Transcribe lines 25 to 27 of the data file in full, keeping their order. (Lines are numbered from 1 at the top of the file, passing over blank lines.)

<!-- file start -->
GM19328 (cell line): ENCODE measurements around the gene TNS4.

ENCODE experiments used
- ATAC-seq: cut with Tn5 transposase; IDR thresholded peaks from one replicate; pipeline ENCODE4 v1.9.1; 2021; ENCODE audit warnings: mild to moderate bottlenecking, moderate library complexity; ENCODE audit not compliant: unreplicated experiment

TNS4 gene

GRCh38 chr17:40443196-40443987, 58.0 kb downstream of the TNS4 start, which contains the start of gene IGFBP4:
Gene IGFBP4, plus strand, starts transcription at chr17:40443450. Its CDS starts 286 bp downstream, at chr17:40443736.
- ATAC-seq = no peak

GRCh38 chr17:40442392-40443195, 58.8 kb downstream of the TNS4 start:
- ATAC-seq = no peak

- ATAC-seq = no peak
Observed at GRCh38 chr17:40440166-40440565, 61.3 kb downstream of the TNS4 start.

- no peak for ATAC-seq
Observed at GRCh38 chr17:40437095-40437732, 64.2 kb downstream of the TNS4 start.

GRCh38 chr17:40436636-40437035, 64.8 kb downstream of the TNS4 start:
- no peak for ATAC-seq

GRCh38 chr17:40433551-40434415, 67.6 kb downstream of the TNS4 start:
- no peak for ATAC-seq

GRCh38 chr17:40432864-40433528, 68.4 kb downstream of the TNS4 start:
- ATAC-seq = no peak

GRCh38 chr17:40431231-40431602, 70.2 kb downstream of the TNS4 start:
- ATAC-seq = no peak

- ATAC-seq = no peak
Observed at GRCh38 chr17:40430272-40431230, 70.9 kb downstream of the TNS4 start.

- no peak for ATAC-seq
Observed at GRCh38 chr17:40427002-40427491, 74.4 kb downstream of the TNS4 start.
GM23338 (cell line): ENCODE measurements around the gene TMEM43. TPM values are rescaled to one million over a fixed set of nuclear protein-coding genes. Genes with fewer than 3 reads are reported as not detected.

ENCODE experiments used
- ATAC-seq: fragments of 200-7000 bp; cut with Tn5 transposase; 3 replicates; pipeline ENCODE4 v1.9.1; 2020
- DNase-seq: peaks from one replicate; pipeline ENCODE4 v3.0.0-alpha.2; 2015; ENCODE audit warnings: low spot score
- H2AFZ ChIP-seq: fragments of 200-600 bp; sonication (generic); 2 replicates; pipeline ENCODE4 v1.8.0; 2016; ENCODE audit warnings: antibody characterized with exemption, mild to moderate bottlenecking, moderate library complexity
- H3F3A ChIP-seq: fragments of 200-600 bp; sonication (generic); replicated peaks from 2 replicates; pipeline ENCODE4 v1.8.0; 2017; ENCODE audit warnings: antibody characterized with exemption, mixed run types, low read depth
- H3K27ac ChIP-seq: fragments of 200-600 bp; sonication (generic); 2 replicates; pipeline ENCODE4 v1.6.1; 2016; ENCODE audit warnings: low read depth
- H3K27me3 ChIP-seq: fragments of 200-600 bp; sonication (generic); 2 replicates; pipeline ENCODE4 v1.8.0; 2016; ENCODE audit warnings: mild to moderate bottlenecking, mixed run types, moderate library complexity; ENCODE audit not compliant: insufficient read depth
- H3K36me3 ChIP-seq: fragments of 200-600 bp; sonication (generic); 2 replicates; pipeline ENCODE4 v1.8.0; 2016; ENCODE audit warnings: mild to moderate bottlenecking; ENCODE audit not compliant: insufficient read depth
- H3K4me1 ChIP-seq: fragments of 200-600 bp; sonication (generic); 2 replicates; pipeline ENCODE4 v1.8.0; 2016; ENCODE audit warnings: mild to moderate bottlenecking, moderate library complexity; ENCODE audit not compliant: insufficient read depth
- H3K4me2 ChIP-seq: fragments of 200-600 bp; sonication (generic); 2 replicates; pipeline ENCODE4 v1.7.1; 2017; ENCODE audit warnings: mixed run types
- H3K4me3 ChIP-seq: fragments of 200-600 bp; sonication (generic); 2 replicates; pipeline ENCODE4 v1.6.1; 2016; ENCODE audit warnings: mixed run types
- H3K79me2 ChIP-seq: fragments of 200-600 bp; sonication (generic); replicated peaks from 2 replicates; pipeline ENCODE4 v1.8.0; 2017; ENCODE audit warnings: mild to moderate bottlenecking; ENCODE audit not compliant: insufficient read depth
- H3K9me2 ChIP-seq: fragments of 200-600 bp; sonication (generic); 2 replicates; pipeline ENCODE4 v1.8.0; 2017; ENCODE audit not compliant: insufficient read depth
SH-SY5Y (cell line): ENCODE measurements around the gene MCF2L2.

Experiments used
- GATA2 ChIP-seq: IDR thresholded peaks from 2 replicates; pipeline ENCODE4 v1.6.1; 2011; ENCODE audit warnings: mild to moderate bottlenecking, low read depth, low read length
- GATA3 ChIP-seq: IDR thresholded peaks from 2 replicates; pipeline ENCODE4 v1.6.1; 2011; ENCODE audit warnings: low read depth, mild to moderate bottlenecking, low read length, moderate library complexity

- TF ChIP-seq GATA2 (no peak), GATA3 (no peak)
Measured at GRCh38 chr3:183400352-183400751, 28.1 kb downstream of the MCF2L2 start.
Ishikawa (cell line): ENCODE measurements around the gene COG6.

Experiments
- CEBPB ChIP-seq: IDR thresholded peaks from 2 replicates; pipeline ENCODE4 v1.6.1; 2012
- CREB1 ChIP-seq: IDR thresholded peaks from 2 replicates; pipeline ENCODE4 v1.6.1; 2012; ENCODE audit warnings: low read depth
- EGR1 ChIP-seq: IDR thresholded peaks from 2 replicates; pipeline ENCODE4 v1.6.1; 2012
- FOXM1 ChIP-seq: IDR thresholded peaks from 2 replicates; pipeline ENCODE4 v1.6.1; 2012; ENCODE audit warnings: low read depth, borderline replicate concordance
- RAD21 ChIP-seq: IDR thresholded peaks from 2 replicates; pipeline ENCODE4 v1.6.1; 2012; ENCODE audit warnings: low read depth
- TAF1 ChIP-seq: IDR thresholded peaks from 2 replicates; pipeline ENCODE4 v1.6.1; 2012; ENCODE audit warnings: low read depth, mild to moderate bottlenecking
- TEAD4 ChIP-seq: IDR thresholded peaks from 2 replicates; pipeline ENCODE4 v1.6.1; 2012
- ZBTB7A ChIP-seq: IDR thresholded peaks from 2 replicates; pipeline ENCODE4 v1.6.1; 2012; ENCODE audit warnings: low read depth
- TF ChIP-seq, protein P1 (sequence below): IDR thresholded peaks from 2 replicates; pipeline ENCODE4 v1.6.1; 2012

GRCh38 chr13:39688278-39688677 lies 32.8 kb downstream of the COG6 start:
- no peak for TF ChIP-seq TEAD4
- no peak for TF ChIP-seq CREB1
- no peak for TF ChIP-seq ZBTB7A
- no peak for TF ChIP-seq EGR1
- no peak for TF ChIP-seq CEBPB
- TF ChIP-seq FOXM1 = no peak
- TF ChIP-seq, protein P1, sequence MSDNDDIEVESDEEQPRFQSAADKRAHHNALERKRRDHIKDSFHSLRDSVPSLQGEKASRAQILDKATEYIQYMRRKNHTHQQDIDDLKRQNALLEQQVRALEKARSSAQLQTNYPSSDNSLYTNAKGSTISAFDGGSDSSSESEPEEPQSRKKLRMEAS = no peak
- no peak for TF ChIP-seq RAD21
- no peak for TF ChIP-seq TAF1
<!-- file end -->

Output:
Observed at GRCh38 chr17:40427002-40427491, 74.4 kb downstream of the TNS4 start.
GM23338 (cell line): ENCODE measurements around the gene TMEM43. TPM values are rescaled to one million over a fixed set of nuclear protein-coding genes. Genes with fewer than 3 reads are reported as not detected.

ENCODE experiments used